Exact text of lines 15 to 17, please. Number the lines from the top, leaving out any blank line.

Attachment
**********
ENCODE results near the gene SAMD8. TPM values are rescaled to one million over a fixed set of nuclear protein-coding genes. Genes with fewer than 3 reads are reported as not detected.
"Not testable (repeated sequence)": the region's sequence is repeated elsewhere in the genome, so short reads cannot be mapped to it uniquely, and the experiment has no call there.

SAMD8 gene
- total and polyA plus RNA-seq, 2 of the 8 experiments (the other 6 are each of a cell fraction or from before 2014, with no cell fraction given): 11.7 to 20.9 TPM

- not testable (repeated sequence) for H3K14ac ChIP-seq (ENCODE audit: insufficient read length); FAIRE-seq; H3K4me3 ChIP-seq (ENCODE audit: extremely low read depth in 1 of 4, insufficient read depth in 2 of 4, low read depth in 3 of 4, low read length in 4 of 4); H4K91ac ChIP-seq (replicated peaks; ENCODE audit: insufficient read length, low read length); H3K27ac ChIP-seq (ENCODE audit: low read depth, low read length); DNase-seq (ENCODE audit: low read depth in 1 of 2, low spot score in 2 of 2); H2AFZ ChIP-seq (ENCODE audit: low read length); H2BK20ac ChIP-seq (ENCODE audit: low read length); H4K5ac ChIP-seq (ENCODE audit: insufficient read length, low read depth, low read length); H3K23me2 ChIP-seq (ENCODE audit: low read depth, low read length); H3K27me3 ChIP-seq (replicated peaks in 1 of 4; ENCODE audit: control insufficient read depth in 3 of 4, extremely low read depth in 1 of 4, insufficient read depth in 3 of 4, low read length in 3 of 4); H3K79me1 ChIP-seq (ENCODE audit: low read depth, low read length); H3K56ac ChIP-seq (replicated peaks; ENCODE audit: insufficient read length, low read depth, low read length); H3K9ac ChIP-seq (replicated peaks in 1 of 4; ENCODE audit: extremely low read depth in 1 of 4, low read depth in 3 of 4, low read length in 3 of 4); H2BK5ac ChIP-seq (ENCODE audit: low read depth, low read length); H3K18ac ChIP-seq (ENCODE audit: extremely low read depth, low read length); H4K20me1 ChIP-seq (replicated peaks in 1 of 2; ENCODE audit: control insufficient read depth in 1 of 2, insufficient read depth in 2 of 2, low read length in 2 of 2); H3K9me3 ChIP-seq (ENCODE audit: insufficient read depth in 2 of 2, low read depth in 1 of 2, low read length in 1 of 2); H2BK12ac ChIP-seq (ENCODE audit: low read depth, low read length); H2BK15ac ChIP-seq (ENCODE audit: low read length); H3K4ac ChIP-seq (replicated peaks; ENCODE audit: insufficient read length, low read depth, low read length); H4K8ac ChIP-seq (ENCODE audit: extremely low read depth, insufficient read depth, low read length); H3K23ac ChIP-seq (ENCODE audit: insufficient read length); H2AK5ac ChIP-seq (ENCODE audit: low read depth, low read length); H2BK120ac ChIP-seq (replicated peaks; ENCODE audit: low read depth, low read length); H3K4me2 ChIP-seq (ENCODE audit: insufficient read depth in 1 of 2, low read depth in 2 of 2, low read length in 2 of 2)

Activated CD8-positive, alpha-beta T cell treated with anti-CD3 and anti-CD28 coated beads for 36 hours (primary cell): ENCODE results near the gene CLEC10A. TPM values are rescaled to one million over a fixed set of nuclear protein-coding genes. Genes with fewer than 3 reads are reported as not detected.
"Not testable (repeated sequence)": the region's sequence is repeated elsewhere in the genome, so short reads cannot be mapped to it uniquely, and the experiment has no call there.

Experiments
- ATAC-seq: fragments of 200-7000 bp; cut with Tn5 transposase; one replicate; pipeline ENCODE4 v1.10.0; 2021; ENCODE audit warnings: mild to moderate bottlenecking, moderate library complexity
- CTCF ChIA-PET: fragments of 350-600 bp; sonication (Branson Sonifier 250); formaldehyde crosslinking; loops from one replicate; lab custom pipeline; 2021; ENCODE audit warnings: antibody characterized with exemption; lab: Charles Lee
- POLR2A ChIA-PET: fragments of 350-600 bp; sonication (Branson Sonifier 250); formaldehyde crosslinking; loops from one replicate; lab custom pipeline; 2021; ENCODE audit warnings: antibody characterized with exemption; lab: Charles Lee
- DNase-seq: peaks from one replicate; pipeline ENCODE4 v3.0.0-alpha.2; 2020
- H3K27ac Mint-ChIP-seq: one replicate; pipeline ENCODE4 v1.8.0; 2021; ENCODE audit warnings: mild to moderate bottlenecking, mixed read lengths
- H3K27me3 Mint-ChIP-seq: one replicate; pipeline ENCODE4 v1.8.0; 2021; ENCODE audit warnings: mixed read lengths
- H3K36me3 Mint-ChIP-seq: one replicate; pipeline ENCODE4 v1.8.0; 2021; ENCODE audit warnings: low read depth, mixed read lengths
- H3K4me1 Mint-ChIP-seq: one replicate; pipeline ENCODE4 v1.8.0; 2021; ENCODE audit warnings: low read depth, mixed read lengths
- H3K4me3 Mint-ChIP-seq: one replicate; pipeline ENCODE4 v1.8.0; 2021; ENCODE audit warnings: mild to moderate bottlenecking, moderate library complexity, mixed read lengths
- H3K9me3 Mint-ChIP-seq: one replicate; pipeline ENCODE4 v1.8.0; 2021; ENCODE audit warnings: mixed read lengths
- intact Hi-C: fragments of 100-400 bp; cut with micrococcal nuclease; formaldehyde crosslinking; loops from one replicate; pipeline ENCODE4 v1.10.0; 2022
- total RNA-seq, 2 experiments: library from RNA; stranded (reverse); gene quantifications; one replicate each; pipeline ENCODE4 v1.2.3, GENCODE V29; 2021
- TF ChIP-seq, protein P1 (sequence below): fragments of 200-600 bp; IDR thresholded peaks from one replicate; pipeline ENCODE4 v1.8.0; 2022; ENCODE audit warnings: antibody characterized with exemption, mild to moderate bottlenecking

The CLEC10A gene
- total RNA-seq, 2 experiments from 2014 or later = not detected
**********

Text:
- H3K36me3 Mint-ChIP-seq: one replicate; pipeline ENCODE4 v1.8.0; 2021; ENCODE audit warnings: low read depth, mixed read lengths
- H3K4me1 Mint-ChIP-seq: one replicate; pipeline ENCODE4 v1.8.0; 2021; ENCODE audit warnings: low read depth, mixed read lengths
- H3K4me3 Mint-ChIP-seq: one replicate; pipeline ENCODE4 v1.8.0; 2021; ENCODE audit warnings: mild to moderate bottlenecking, moderate library complexity, mixed read lengths